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Archive for December, 2010

Elizabeth Edwards on political discourse

December 9, 2010 Leave a comment

At my earlier blog, Elizabeth Edwards joined a 2003 conversation about the quality of political discourse, making a distinction between political speech that is essentially marketing and speech that creates “a community of thought, analysis, and exchange.” Here is her entry:

As someone who has participated in online dialogues for years (previously in newsgroups, now in blogs), I have found there is an element on online dialogue that is inhibiting to political candidates (and surrogates) and maybe also inhibiting to productive analysis generally — and that is tone. There is an entertaining edge to online dialogue. In fact maybe there is an imperative of an entertaining edge — for it is easier to scroll past a dull online entry than even to reach for the remote to change the television channel. Maureen Dowd would be good at combining content and edge, but we are not all blessed with that talent or that license.

Even naming the entries on a weblog or a forum has become a form of marketing — “come, read me” — so the writer, blogger, poster feels compelled to whip up interest with a teaser and then feels to compelled to try to live up to the tease. (Of course, like many Hollywood trailers, often if you have read the title of the entry, you have read the best the author has to offer.) The compulsion can not be satisfied either — because each day the last day’s offering becomes stale and a new teaser is needed. Maybe even Maureen Dowd could not keep pace.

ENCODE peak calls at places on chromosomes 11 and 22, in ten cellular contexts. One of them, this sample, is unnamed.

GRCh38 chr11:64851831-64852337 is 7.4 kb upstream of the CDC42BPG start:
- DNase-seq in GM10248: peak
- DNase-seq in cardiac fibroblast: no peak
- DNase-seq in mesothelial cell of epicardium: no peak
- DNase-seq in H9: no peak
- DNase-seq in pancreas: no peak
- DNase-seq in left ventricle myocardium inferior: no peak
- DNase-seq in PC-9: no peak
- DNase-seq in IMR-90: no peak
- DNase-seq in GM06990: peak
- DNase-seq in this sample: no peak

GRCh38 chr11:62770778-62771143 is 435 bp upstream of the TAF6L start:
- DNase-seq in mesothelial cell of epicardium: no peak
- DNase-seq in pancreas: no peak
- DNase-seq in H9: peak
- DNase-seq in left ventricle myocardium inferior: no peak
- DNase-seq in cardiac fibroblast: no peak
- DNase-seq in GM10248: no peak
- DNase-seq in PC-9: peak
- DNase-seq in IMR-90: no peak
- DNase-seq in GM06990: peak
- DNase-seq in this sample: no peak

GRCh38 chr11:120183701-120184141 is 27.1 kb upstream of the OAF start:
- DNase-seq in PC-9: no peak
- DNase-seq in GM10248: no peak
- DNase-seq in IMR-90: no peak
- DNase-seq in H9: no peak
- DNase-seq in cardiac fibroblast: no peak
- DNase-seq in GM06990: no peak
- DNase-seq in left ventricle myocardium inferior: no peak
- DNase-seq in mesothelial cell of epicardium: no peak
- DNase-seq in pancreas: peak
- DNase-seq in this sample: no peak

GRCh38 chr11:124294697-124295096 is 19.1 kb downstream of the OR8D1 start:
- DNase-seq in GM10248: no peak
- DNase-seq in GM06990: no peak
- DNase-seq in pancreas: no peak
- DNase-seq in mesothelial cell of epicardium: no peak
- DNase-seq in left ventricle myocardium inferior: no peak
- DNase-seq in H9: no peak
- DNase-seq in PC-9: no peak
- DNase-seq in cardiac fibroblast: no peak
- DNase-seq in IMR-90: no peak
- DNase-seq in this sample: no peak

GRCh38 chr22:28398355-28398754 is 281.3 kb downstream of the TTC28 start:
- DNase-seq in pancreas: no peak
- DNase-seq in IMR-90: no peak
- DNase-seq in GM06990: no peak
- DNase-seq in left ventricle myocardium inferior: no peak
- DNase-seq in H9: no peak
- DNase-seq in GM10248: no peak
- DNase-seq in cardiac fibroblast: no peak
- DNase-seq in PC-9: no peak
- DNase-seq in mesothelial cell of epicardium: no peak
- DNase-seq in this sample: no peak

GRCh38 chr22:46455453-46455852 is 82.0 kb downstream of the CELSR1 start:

And for many bloggers and commenters, it is not about dialogue, it is in fact about marketing — in my present world, a candidate, and ultimately in every field, our point of view. The desire then to influence aggravates these structural shortcomings — more tease, more edge, more readers, more baiting responses so there are more comments — and with all of this, the elements of productive dialogue become less and less useful.

But I don’t despair. Serious blogs, and Lessig’s comes to mind first, have really become a community of thought, analysis, and exchange. Is that the model? I don’t know. I suspect there is not a single model. All I know is this comment is already too long for the medium and with each new sentence I lose yet another reader.

The gift of information

December 6, 2010 Leave a comment

Concerning the Wikileaks work of Julian Assange, Misha Glenny writes about the traditional imbalance between a government’s access to information and the access of the rest of us:

[K]nowledge translates into power and influence. For most of history, government has enjoyed an easy superiority in adjusting the ebb and flow of information. Now the rules of the contest have changed.

Against this traditional control, Glenny sets an equally long-standing human desire to know and to tell the story of what we know. The powerful, however, consider it bad form for others to have a chance to tell the story.

And it is a sign of a properly worldly world leader, it seems, to want this control to be tightly held. “Is this not the curse of power, forever compelled to conceal and dissemble?” Glenny asks. In a lovely detail, she notices a seemingly older and wiser former British prime minister returning (as the powerful should) to the savvy fold:

In his recent memoir, Tony Blair berates himself for introducing a Freedom of Information Act. ‘‘You idiot. You naïve, foolish, irresponsible nincompoop,’’ he writes.

The powerful are foolish to want information to circulate in the world, according to Blair. He once thought otherwise.

(“The Gift of Information,” NY Times, 12/4/10)

Making the expert listen

December 6, 2010 Leave a comment